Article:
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Feature: CE Connection

Sickle cell disease

Where are we now?

Vacca, Vincent M. Jr. MSN, RN, CCRN, SCRN; Blank, Lora MSN, RN

Author Information
doi: 10.1097/01.NURSE.0000513609.79270.74

In Brief


SICKLE CELL DISEASE (SCD) is a group of inherited red blood cell (RBC) disorders that cause the production of abnormal hemoglobin (Hb), the oxygen-carrying component of the RBC. SCD is a chronic disease that can cause many systemic complications, such as organ dysfunction and infection due to inadequate tissue perfusion and oxygenation.

This article presents an overview of signs and symptoms, complications, and current treatment options.

SCD versus sickle cell trait

It's important to distinguish between SCD and sickle cell trait. In all forms of SCD, the affected person has inherited at least one abnormal sickle cell Hb gene “S” (HbS) from one parent plus another abnormal Hb gene from the other parent. In the most common and severe form of SCD, type HbSS sickle cell anemia, the person has inherited two sickle cell genes (“S”), one from each parent. In other types of SCD, which vary in incidence and severity, in addition to the abnormal sickle cell Hb “S” gene, the person has inherited another abnormal gene (C, D, E, O, beta-zero [B0] thalassemia, or beta-plus [B+] thalassemia).1

Unlike those with SCD, who have inherited two abnormal Hb genes, people with sickle cell trait (SCT) have inherited one sickle cell Hb gene “S” from one parent plus one normal Hb “A” gene from the other parent. (See Understanding SCD inheritance.) The person with SCT is designated as type HbSA. The person with SCT rarely has sickle cell–related health problems and can expect to live a normal lifespan but may pass the SCT along to children. This is an important distinction.2


SCD is the most common inherited RBC disease in the United States.3 For decades, SCD was considered a children's disease because few patients survived to adulthood. By 1980, however, 50% of children with SCD survived to age 20. Today, the average life expectancy ranges from 40 to 60.4

Most of those affected are of African ancestry; a minority are of Central or South American, Middle Eastern, Mediterranean (Turkish, Italian, Greek), or Asian Indian heritage.5 According to the CDC, SCD occurs in about 1 in 365 Black American births and in 1 in 16,300 Hispanic births, and affects 100,000 Americans.4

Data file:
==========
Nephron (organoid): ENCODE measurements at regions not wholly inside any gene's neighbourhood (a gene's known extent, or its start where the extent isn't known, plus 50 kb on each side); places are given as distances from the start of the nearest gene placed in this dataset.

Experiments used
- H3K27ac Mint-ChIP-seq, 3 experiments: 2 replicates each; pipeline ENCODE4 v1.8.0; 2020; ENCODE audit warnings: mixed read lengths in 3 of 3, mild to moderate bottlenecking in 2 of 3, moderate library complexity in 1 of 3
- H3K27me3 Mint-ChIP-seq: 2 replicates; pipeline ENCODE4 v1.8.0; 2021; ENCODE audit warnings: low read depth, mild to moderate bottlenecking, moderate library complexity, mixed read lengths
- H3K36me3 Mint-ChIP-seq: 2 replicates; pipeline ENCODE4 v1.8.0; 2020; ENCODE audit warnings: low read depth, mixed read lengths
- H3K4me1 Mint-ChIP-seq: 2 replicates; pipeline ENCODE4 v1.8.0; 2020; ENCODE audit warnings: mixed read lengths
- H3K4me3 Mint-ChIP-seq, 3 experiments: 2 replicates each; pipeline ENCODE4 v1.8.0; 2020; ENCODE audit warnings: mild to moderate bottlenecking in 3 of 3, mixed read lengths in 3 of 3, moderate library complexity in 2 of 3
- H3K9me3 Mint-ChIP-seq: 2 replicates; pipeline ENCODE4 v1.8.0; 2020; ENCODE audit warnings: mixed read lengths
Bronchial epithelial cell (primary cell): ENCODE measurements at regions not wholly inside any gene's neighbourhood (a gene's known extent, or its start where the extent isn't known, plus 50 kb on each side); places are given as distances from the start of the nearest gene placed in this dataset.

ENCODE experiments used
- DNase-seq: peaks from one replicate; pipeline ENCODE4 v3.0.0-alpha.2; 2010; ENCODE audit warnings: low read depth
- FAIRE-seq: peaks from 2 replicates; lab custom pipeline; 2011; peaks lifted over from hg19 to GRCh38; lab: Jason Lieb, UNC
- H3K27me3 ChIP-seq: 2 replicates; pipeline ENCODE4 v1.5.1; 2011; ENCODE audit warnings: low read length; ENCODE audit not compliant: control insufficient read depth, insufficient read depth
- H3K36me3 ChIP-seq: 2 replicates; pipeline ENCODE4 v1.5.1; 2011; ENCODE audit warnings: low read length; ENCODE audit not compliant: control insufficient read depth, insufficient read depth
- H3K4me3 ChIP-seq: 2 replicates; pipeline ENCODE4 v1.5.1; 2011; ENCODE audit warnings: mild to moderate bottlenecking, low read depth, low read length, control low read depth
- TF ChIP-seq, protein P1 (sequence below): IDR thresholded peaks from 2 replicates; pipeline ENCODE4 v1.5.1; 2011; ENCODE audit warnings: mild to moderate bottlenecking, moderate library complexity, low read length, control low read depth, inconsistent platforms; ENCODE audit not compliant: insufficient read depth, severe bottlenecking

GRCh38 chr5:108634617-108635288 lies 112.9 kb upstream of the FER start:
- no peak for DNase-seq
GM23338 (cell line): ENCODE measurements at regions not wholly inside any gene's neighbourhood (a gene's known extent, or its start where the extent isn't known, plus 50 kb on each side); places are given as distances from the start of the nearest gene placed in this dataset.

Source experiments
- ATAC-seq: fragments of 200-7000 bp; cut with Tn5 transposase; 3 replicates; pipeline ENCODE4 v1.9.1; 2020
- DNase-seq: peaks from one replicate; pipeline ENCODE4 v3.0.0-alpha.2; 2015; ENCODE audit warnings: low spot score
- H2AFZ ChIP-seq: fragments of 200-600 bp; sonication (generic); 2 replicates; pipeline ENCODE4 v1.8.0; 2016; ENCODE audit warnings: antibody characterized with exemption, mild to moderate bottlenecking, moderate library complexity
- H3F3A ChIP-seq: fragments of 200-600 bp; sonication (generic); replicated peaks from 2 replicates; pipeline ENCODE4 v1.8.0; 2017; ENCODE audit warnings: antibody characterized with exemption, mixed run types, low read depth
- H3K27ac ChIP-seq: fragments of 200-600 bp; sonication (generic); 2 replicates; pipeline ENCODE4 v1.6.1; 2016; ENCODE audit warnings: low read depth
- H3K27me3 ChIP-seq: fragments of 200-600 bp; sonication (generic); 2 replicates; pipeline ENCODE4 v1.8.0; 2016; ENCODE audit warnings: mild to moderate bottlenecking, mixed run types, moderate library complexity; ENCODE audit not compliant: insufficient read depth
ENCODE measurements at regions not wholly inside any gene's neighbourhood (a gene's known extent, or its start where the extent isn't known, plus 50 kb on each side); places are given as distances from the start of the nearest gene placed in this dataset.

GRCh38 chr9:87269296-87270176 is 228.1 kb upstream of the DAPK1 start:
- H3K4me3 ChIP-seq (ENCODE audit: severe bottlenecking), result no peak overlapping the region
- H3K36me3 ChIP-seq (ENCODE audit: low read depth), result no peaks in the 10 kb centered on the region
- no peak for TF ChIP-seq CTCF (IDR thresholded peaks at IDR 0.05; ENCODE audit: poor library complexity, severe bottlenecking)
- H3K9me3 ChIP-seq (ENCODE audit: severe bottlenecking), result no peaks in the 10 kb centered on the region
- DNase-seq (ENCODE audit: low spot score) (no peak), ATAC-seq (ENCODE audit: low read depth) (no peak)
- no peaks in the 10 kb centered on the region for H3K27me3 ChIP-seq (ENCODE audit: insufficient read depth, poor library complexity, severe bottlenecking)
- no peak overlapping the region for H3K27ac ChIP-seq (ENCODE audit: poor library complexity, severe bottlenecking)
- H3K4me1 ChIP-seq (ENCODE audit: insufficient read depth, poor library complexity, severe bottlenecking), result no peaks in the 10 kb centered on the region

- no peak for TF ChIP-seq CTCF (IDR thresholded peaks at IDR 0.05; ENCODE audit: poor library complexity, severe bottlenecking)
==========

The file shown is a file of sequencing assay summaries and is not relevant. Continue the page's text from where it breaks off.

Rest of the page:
In the United States, newborns are routinely screened for SCD. Prenatal diagnosis using amniocentesis can be used to test amniotic fluid for the sickle cell gene.6 (See SCD by the numbers.)


The abnormal sickle Hb in SCD is less soluble than normal fetal or adult Hb.7,8 When the oxygen level and pH in blood is low, intracellular changes occur and the HbS adopts a crystal-like formation, causing the RBC to lose its round, pliable, biconcave disc shape and become deformed, rigid, and sickle- or crescent-shaped.8 The sickled RBCs become more adherent; their ability to change shape as they move through the circulation (deformability) diminishes and the permeability of the RBC membrane is increased.8-12

Understanding SCD inheritance

Blood viscosity also increases through a combination of intrinsic properties and abnormal interactions of sickled RBCs with leukocytes, platelets, vascular endothelium, and clotting factors. The lack of deformability and enhanced stickiness of sickled RBCs causes them to clump to each other, adhere to vascular endothelium, and obstruct the vessel lumen.8

The sickling process occurs over time; if the RBC is exposed to adequate amounts of oxygen before the membrane becomes too rigid, it can revert to a normal shape. If not, then clumping of sickled RBCs leads to vascular occlusion and diminished tissue perfusion, causing complications such as pain, end-organ ischemia, and infarction.13 (See Picturing sickle cell crisis.)

Sickle cells are also fragile and rapidly destroyed by mechanical forces as they circulate. While normal RBCs live 90 to 120 days, the life of a sickle cell is only 10 to 20 days. The destruction of RBCs faster than the bone marrow can replace them results in hemolytic anemia and severely compromises the blood's oxygen-carrying capacity.13